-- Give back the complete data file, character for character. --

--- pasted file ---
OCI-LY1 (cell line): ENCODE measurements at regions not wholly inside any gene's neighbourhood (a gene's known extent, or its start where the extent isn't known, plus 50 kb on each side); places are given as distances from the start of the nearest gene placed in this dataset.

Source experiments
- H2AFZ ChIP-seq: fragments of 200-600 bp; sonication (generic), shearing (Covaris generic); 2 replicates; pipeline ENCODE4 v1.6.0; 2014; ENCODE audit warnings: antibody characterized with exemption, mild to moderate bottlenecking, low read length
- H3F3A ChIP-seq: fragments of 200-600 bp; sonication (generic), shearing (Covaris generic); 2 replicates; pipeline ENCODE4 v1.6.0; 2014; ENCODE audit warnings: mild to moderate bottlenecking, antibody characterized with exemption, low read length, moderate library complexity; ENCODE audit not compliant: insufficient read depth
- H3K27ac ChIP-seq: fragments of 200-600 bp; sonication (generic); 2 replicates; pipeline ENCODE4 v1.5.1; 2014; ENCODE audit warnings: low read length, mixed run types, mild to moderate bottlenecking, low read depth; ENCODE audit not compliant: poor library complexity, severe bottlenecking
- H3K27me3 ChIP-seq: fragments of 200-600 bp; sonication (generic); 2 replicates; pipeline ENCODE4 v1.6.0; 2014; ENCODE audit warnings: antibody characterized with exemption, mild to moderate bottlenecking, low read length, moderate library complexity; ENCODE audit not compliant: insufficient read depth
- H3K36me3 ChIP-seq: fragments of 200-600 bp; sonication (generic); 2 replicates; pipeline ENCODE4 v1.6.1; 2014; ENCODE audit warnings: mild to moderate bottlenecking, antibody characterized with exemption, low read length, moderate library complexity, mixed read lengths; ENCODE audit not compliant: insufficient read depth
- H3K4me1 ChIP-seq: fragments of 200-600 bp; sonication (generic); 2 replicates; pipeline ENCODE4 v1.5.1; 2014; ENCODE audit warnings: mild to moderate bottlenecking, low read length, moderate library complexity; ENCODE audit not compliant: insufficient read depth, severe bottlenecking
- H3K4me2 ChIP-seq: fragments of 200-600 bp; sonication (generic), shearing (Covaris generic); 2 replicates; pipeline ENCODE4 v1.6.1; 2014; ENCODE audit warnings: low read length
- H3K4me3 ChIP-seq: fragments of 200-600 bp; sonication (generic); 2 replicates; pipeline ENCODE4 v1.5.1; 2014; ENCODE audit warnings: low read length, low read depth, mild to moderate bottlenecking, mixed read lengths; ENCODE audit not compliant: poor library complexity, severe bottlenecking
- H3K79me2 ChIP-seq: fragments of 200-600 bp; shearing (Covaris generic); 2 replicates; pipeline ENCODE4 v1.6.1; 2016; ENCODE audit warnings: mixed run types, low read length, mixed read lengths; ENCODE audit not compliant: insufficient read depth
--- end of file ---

OCI-LY1 (cell line): ENCODE measurements at regions not wholly inside any gene's neighbourhood (a gene's known extent, or its start where the extent isn't known, plus 50 kb on each side); places are given as distances from the start of the nearest gene placed in this dataset.

Source experiments
- H2AFZ ChIP-seq: fragments of 200-600 bp; sonication (generic), shearing (Covaris generic); 2 replicates; pipeline ENCODE4 v1.6.0; 2014; ENCODE audit warnings: antibody characterized with exemption, mild to moderate bottlenecking, low read length
- H3F3A ChIP-seq: fragments of 200-600 bp; sonication (generic), shearing (Covaris generic); 2 replicates; pipeline ENCODE4 v1.6.0; 2014; ENCODE audit warnings: mild to moderate bottlenecking, antibody characterized with exemption, low read length, moderate library complexity; ENCODE audit not compliant: insufficient read depth
- H3K27ac ChIP-seq: fragments of 200-600 bp; sonication (generic); 2 replicates; pipeline ENCODE4 v1.5.1; 2014; ENCODE audit warnings: low read length, mixed run types, mild to moderate bottlenecking, low read depth; ENCODE audit not compliant: poor library complexity, severe bottlenecking
- H3K27me3 ChIP-seq: fragments of 200-600 bp; sonication (generic); 2 replicates; pipeline ENCODE4 v1.6.0; 2014; ENCODE audit warnings: antibody characterized with exemption, mild to moderate bottlenecking, low read length, moderate library complexity; ENCODE audit not compliant: insufficient read depth
- H3K36me3 ChIP-seq: fragments of 200-600 bp; sonication (generic); 2 replicates; pipeline ENCODE4 v1.6.1; 2014; ENCODE audit warnings: mild to moderate bottlenecking, antibody characterized with exemption, low read length, moderate library complexity, mixed read lengths; ENCODE audit not compliant: insufficient read depth
- H3K4me1 ChIP-seq: fragments of 200-600 bp; sonication (generic); 2 replicates; pipeline ENCODE4 v1.5.1; 2014; ENCODE audit warnings: mild to moderate bottlenecking, low read length, moderate library complexity; ENCODE audit not compliant: insufficient read depth, severe bottlenecking
- H3K4me2 ChIP-seq: fragments of 200-600 bp; sonication (generic), shearing (Covaris generic); 2 replicates; pipeline ENCODE4 v1.6.1; 2014; ENCODE audit warnings: low read length
- H3K4me3 ChIP-seq: fragments of 200-600 bp; sonication (generic); 2 replicates; pipeline ENCODE4 v1.5.1; 2014; ENCODE audit warnings: low read length, low read depth, mild to moderate bottlenecking, mixed read lengths; ENCODE audit not compliant: poor library complexity, severe bottlenecking
- H3K79me2 ChIP-seq: fragments of 200-600 bp; shearing (Covaris generic); 2 replicates; pipeline ENCODE4 v1.6.1; 2016; ENCODE audit warnings: mixed run types, low read length, mixed read lengths; ENCODE audit not compliant: insufficient read depth